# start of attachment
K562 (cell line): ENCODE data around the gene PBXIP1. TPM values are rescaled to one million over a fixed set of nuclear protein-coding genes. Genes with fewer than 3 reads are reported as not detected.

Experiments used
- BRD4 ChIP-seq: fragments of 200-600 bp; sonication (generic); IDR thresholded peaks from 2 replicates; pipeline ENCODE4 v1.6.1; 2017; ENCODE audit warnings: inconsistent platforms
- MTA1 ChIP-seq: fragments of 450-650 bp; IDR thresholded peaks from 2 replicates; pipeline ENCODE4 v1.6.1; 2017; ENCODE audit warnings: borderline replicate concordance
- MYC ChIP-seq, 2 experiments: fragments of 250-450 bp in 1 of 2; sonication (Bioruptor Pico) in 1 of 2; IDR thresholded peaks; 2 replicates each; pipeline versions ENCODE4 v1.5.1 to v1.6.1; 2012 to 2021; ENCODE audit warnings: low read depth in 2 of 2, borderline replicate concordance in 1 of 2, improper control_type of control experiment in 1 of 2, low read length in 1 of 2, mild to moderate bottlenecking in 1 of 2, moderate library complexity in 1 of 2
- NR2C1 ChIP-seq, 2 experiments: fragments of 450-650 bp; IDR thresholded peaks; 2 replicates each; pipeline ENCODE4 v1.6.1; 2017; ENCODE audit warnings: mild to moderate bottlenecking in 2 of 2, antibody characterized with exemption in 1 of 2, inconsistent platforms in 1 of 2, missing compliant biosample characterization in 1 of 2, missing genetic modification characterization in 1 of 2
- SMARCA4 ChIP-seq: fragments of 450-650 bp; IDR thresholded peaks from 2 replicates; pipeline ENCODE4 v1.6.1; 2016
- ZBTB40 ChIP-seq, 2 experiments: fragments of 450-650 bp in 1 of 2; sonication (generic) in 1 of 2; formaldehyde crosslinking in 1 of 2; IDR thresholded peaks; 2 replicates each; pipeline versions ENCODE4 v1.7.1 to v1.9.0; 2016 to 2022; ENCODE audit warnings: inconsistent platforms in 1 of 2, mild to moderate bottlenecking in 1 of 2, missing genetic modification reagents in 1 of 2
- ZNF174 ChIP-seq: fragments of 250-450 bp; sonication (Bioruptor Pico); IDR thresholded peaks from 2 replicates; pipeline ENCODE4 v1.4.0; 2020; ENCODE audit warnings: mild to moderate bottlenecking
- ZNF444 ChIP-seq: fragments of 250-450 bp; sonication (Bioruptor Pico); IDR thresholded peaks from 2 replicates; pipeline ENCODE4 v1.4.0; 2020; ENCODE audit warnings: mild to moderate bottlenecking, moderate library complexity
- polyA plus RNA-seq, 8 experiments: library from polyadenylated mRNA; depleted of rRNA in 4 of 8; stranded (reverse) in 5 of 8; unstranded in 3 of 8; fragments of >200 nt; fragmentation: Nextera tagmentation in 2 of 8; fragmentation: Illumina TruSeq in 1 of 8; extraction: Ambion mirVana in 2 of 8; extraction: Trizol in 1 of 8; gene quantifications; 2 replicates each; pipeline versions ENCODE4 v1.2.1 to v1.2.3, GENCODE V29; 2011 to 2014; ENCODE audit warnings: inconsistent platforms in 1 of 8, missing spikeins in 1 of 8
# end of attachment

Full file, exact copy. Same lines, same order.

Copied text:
K562 (cell line): ENCODE data around the gene PBXIP1. TPM values are rescaled to one million over a fixed set of nuclear protein-coding genes. Genes with fewer than 3 reads are reported as not detected.

Experiments used
- BRD4 ChIP-seq: fragments of 200-600 bp; sonication (generic); IDR thresholded peaks from 2 replicates; pipeline ENCODE4 v1.6.1; 2017; ENCODE audit warnings: inconsistent platforms
- MTA1 ChIP-seq: fragments of 450-650 bp; IDR thresholded peaks from 2 replicates; pipeline ENCODE4 v1.6.1; 2017; ENCODE audit warnings: borderline replicate concordance
- MYC ChIP-seq, 2 experiments: fragments of 250-450 bp in 1 of 2; sonication (Bioruptor Pico) in 1 of 2; IDR thresholded peaks; 2 replicates each; pipeline versions ENCODE4 v1.5.1 to v1.6.1; 2012 to 2021; ENCODE audit warnings: low read depth in 2 of 2, borderline replicate concordance in 1 of 2, improper control_type of control experiment in 1 of 2, low read length in 1 of 2, mild to moderate bottlenecking in 1 of 2, moderate library complexity in 1 of 2
- NR2C1 ChIP-seq, 2 experiments: fragments of 450-650 bp; IDR thresholded peaks; 2 replicates each; pipeline ENCODE4 v1.6.1; 2017; ENCODE audit warnings: mild to moderate bottlenecking in 2 of 2, antibody characterized with exemption in 1 of 2, inconsistent platforms in 1 of 2, missing compliant biosample characterization in 1 of 2, missing genetic modification characterization in 1 of 2
- SMARCA4 ChIP-seq: fragments of 450-650 bp; IDR thresholded peaks from 2 replicates; pipeline ENCODE4 v1.6.1; 2016
- ZBTB40 ChIP-seq, 2 experiments: fragments of 450-650 bp in 1 of 2; sonication (generic) in 1 of 2; formaldehyde crosslinking in 1 of 2; IDR thresholded peaks; 2 replicates each; pipeline versions ENCODE4 v1.7.1 to v1.9.0; 2016 to 2022; ENCODE audit warnings: inconsistent platforms in 1 of 2, mild to moderate bottlenecking in 1 of 2, missing genetic modification reagents in 1 of 2
- ZNF174 ChIP-seq: fragments of 250-450 bp; sonication (Bioruptor Pico); IDR thresholded peaks from 2 replicates; pipeline ENCODE4 v1.4.0; 2020; ENCODE audit warnings: mild to moderate bottlenecking
- ZNF444 ChIP-seq: fragments of 250-450 bp; sonication (Bioruptor Pico); IDR thresholded peaks from 2 replicates; pipeline ENCODE4 v1.4.0; 2020; ENCODE audit warnings: mild to moderate bottlenecking, moderate library complexity
- polyA plus RNA-seq, 8 experiments: library from polyadenylated mRNA; depleted of rRNA in 4 of 8; stranded (reverse) in 5 of 8; unstranded in 3 of 8; fragments of >200 nt; fragmentation: Nextera tagmentation in 2 of 8; fragmentation: Illumina TruSeq in 1 of 8; extraction: Ambion mirVana in 2 of 8; extraction: Trizol in 1 of 8; gene quantifications; 2 replicates each; pipeline versions ENCODE4 v1.2.1 to v1.2.3, GENCODE V29; 2011 to 2014; ENCODE audit warnings: inconsistent platforms in 1 of 8, missing spikeins in 1 of 8